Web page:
Monday, February 9, 2009

Get Your Lao On!

This post is far belated it's almost embarrassing. My only excuse is that we were so busy adventuring that using the computer was confined to 30 minute Facebook/email/traveling cram sessions.
We entered Lao by land from the south of China and the north of Lao. It was such an experience going from the highly supervised borders of China to the dirt road, make sure you pay before you keep walking border that envelops Lao. (It's LAO not LAOS, the damn french added the S on because they couldn't say it right) Not surprisingly Mufasa had no problem entering the country on their 'don't ask, don't tell policy'. It's said that the further south you go in Lao, the lower your blood pressure drops and I can assure you, that's all very true.
In a country that less than a decade ago was discovered as both stunning and affordable, finding spots that have not yet been invaded by tourists is becoming increasingly difficult. Which is why we wanted to head as far north as possible. The roads are atrocious and the buses that wind up the steep mountains must have been sold at huge discount prices during the 60's. Not much repair work has been done to them since either. Soo, to break us in, our first bus ride was around 20 hours long....on this....
The amount of luggage per one Lao person is enough to give any flight attendant a heart attack. This picture doesn't include the overcrowded seats, the chickens, goats, and pigs that follow the endless precession of locals. Aside from the dust, vomit, and stares......I kind of like the bus rides. I think it's because I've already paid my dues on their buses during my last visit to Lao.
So here is Mufasa and I....chillen during a pee-break.
Riding this tricked out buses is made worth it when you get to see this...the ENTIRE way there....don't be a hater.
Another reason I risk nausea and well being is to observe hill-tribe life as we roll by.....on 22' Sooo...the shot below isn't that great but it's one of the few I was able to catch. Tiny Asian women scaling mountains whilst carrying ungainly loads on their backs. And I thought pulling weeds were bad.
Most Lao build their homes above the ground. Since they do live in the rain forest, rain is to be expected. It's a shame that many Lao are ditching the thatched roofs and showing off their new found wealth in the form of a rusty tin roof.
It also serves as a lower level floor for all their barn-yard guests. Have you ever chased a baby pig around a rural hill-tribe village and then hold it squealing in your hands in order to take a picture, then find out your memory card is full. Only now you have the entire village looking on thinking that some crazy white woman is about to steal their pig. Most of the sight seeing is done during your trip to Phongsali as opposed to in Phongsali. So, after saving Mufasa's life no less than ten times from rapid packs of dogs. We spent our days walking through the town. Until we met a spawn of Satan, in the form of a dirt bike. It should have been taken as a sign that it was dirt cheap. It should have been waving red flags that it took a day of repair to even get it started. But being the eager beaver, risk takers we are....we rented it. Now we have a grown man, me, our dog, and backpack going up and down mountains on a 10cc motorbike. Something was bound to happen. The flat happened halfway down the mountain. We had two choices, push the bike back UP to town, or send Mike by himself DOWN the mountain to fix it. We chose down. That left me trying to hitch a ride with a local to meet up with him at the next town. So after being ripped off on a tire repair we headed out of the Popsicle stand and up the steep hills. It made it about 1/3 of the way up before the motor smoke and all. So now we are mountains away from town with a dead motorbike. We decide to try pushing our way up the 100 degree the jungle....with a 10cc bike from the 60's. What felt like miles was really on a few hundred feet. So, plan B was to sit and wait for the next bus. After nearly killing ourselves to squeezing the bike through the twin doors of the bus, we made it back to town on our broke down bike. We have never been happier for a cold shower and a change of clothes.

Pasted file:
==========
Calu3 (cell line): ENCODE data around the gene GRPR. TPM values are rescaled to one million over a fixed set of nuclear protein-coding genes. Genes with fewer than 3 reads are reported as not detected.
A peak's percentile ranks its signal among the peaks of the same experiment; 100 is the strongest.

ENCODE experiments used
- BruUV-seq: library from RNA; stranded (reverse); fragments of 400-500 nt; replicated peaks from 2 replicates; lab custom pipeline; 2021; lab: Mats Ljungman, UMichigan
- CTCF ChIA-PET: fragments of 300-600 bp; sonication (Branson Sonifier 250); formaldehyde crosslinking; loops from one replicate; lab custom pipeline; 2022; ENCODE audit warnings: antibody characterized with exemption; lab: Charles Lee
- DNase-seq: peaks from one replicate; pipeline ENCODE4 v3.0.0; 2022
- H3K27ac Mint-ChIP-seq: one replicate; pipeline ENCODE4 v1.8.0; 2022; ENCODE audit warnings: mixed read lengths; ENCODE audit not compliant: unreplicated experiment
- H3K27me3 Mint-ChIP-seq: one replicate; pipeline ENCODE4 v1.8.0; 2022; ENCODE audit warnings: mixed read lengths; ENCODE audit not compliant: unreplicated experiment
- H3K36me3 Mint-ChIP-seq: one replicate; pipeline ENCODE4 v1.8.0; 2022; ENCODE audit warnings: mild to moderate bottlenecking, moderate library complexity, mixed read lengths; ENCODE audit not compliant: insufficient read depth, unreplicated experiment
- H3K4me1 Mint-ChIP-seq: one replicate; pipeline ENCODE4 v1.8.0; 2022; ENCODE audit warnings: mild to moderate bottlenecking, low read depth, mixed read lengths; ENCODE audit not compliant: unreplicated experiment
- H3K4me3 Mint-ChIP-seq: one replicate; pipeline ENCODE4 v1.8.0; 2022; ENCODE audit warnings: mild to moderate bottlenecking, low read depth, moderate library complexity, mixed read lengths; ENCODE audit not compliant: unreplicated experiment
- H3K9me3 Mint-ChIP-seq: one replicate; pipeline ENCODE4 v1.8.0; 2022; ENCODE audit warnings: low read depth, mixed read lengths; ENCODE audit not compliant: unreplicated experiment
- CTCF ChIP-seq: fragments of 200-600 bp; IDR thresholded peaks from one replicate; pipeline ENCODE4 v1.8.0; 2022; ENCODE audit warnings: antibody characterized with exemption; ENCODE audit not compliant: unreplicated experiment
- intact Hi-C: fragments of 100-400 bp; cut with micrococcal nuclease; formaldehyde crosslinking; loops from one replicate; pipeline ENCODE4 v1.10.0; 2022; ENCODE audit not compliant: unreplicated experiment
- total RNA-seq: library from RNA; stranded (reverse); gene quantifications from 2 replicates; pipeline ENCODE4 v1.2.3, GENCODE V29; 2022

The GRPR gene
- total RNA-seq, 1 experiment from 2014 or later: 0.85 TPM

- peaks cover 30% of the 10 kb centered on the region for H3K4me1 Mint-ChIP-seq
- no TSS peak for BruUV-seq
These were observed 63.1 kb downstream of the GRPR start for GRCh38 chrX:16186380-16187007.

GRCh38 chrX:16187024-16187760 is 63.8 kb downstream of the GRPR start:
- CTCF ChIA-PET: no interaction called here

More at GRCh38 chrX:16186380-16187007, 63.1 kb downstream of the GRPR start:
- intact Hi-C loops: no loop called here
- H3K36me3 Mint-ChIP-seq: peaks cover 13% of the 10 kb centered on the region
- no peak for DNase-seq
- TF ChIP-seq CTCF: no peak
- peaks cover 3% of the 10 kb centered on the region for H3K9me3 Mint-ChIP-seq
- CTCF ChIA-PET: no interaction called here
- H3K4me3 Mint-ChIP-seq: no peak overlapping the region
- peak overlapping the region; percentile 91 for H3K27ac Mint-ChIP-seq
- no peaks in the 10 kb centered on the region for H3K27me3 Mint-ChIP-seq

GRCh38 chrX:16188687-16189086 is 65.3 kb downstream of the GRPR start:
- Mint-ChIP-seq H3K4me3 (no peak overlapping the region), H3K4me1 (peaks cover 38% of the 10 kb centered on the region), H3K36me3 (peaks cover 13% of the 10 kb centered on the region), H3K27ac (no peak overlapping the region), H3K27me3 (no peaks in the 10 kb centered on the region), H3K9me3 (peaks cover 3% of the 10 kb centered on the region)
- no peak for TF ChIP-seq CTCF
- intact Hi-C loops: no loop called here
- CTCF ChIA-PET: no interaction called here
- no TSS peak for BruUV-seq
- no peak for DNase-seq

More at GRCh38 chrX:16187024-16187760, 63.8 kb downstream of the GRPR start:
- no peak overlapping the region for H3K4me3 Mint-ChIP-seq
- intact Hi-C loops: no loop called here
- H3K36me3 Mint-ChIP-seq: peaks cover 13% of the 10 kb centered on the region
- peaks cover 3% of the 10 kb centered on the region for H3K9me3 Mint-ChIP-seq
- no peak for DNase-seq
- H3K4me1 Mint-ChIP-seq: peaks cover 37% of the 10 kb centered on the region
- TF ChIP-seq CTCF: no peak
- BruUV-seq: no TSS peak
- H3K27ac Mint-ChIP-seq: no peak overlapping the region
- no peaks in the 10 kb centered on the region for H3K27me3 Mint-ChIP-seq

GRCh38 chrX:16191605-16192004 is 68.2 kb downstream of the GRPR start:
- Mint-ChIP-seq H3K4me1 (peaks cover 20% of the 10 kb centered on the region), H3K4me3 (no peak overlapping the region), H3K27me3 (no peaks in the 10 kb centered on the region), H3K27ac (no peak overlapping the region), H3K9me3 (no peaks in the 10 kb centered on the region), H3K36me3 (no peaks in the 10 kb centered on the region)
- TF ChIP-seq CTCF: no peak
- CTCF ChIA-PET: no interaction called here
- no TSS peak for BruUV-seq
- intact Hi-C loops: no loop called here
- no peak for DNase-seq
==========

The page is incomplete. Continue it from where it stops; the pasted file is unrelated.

Here we are....broke down on the side of the road with our 10cc.


jeannette stgermain said...

Wow, a trip full of adventures - I love the little house on pillars - no building codes or zoning codes. You just build it! I also liked the chasing pig story :)
Bytheway, please do me a favor, and go to my blog to slick on the "follow me" sign - because when I post the paintings of those kids you photographed, I'll refer to your blog, and people may want to look for yours - thanks!
cheers, Jeannette- have a good week

Anonymous said...

you guys are crazy, it's official. I can't belive mufasa has survived all of these adventures, you should have bought a pit bull or something.